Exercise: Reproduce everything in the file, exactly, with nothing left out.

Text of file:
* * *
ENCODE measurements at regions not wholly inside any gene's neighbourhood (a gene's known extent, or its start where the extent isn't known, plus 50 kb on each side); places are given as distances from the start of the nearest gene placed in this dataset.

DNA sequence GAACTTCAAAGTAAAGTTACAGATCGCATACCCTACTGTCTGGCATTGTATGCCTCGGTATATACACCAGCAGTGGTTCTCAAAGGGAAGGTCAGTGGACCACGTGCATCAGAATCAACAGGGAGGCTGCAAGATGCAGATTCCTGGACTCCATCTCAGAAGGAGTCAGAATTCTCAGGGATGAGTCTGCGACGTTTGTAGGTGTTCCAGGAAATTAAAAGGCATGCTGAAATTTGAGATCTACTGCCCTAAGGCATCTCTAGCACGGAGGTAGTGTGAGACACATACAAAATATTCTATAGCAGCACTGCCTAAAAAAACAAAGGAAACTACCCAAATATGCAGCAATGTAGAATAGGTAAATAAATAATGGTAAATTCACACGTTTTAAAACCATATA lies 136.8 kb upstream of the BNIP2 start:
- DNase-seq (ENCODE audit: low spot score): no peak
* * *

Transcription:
ENCODE measurements at regions not wholly inside any gene's neighbourhood (a gene's known extent, or its start where the extent isn't known, plus 50 kb on each side); places are given as distances from the start of the nearest gene placed in this dataset.

DNA sequence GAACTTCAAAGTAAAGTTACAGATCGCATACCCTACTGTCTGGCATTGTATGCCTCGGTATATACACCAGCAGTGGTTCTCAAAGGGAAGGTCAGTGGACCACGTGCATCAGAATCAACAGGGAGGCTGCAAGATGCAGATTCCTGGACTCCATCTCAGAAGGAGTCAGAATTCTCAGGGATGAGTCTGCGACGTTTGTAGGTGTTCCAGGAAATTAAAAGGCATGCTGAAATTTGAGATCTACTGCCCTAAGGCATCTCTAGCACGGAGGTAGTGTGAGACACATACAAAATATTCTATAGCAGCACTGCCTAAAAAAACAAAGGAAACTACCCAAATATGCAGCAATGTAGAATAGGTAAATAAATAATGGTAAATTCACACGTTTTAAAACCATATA lies 136.8 kb upstream of the BNIP2 start:
- DNase-seq (ENCODE audit: low spot score): no peak